Photo: Andrea De la Parra/Shutterstock

How This Funnel Cake From Transylvania Saved a City Under Siege

Food + Drink
by Emese - Réka Fromm Dec 31, 2018

Wherever you go in Hungary, you’re likely to find a hollow funnel cake called kürtőskalács, or chimney cake. The thin, sweet bread is covered in butter and granulated sugar before being roasted to a golden brown for just the right crunchy to soft ratio. The first known recipe dates back to Countess Maria Mikes in 1784, but, according to legend, kürtőskalács were around for centuries before that and once saved a city under siege from starvation.

Scholar and writer Balázs Orbán recorded the story of kürtőskalács in 1868. The dessert, he wrote, was invented by women in what is now Sekler Land, the Hungarian-speaking region of Transylvania, during the Mongol invasion in 1241. When the Mongols invaded the countryside, the people of Máréfalva retreated into caves in the hills above the village. The Mongols followed them, but they couldn’t get to the protected area. Instead, they laid siege to the caves to try and starve the Seklers out. As the siege dragged on, both sides started running out of food. The Seklers knew the army waiting outside had just as little resources as they did, however, and the women in the cave came up with a plan to fool the invaders.

They took all of their leftover flour and mixed it with water and ash from the fireplace to make it seem larger. Then, they rolled it on a long wooden pole and baked it, creating a bread that seemed large but was hollow on the inside. The Seklers held the food out of the caves for the enemy to see, essentially saying, “Look how well we still live, while you’re starving.” Seeing this, the Mongols saw no other choice and left.

Whether or not the legend is true (a version of similar hollow breads are found throughout Europe and likely date back to ancient Greeks), it’s come a long way since those early years. Hungarian nobility made it popular in the 18th century, but then popularity dipped during the years that the region was walled off by the USSR. After the fall of the wall when all of Romania — including the Transylvania region — once again opened to tourists, visitors from Hungary went to the Sekler-Hungarian villages, where locals sold kürtőskalács. The bread became the image of Transylvania and the Sekler-Hungarians in Hungary, and by the middle of the 1990s, it was popular all over both countries.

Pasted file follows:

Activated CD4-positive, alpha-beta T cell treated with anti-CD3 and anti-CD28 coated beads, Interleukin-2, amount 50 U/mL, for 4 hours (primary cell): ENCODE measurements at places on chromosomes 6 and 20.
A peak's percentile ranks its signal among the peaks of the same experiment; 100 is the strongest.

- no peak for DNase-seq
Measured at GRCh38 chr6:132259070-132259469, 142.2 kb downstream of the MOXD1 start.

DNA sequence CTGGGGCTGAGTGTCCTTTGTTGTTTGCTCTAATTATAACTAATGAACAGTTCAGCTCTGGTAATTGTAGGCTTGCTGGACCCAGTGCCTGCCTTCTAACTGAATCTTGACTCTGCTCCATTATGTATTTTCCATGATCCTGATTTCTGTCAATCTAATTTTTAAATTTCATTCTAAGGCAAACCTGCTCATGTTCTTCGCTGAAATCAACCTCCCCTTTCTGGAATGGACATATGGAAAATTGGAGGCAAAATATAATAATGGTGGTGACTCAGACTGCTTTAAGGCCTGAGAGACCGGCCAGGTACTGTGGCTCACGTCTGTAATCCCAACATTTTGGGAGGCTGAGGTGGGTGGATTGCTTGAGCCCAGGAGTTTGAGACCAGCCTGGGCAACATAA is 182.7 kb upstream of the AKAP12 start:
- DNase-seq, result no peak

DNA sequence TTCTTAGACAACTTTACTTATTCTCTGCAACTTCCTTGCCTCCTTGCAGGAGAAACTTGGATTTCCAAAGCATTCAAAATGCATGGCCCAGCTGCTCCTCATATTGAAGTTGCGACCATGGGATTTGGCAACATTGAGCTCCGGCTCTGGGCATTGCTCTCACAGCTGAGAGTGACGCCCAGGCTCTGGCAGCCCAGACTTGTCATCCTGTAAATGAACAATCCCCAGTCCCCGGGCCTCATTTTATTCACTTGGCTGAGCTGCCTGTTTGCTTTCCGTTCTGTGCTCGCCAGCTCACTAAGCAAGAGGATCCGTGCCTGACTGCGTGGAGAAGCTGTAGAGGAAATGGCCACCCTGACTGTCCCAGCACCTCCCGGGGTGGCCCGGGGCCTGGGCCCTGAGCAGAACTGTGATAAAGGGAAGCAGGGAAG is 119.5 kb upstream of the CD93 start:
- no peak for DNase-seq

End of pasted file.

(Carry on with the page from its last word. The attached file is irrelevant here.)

Chimney cakes, traditional street from Romania, Hungary, Switzerland, Germany, Poland, Slovakia, and Czech Republic

Photo: Kseniia Perminova/Shutterstock

Today, you can find kürtőskalács made with ground walnuts, powdered cinnamon, chocolate, and pretty much any other topping you can imagine. Sometimes the hollow middle is filled with whipped cream. The long, pipe-like bread (kürtö means “stovepipe” and kalács means “sweet bread”) is eaten in strips that easily tear off from its main body. It’s no longer served solely during holidays and celebrations, and can be found year round.

Other countries have different names for kürtőskalács. In Romania, it’s also known as cozonac secuiesc. German-Saxons call it schornstein kuchen. A variation that lacks the caramelized sugar glaze is popular in Slovakia and the Czech Republic, where it’s called trdelník. The Polish call it it kurtoszkalacz or węgierski kołacz.

You don’t need to go to Eastern Europe to taste one for yourself, though. Kürtőskalács are made around the world. A New York City-based company called Twister Cakes uses a traditional Transylvanian recipe and ships them nationwide.

Still, the best way to enjoy kürtőskalács is to buy it hot from a vendor in Transylvania or Hungary. Part of the fun is watching them make it, and nothing compares to a fresh-off-the-coals piece of kürtőskalács.

In Transylvania, you’ll find permanent stalls selling kürtőskalács made onsite in every Hungarian-speaking town and every tourist destination, from Tusnad to Poiana Brasov and Turda Gorge. In Hungary, Budapest is one of the best cities to buy kürtőskalács. Look for Vitéz Kürtős, which is run by a famous Transylvanian family from Székelyudvarhely and has permanent stalls in the Csillagvár Shopping Center in the 3rd District and at the Budapest Zoo. On Budapest’s main street, Váci utca, head to Molnár’s Kürtőskalács. Though you’ll pay more for it there, you can sit and enjoy a historical treat on one of the world’s best known and most attractive pedestrian shopping streets.

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